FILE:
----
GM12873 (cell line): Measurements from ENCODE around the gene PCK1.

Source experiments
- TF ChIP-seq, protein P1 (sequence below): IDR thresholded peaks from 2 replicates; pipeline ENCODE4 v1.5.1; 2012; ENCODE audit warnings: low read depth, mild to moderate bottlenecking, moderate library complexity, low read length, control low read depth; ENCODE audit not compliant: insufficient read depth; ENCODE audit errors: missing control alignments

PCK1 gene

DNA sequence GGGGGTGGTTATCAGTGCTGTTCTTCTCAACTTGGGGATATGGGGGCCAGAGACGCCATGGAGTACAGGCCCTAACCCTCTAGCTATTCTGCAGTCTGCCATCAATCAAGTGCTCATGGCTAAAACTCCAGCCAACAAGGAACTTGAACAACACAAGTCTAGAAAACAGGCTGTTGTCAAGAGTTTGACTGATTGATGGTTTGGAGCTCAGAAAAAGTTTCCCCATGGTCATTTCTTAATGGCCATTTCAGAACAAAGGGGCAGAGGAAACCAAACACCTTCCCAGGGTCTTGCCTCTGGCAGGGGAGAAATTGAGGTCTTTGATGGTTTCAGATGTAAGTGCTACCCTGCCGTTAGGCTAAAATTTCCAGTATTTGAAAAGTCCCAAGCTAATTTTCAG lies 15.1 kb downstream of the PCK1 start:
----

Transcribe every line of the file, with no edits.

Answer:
GM12873 (cell line): Measurements from ENCODE around the gene PCK1.

Source experiments
- TF ChIP-seq, protein P1 (sequence below): IDR thresholded peaks from 2 replicates; pipeline ENCODE4 v1.5.1; 2012; ENCODE audit warnings: low read depth, mild to moderate bottlenecking, moderate library complexity, low read length, control low read depth; ENCODE audit not compliant: insufficient read depth; ENCODE audit errors: missing control alignments

PCK1 gene

DNA sequence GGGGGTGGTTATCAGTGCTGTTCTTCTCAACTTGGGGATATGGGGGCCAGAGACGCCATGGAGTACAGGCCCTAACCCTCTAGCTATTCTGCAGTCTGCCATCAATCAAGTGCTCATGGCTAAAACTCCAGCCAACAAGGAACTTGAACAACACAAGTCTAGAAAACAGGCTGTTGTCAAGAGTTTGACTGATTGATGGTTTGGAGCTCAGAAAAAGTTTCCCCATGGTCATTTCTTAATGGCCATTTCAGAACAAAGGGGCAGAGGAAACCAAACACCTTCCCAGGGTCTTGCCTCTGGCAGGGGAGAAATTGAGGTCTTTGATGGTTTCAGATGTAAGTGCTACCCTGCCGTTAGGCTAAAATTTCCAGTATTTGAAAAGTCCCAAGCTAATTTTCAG lies 15.1 kb downstream of the PCK1 start: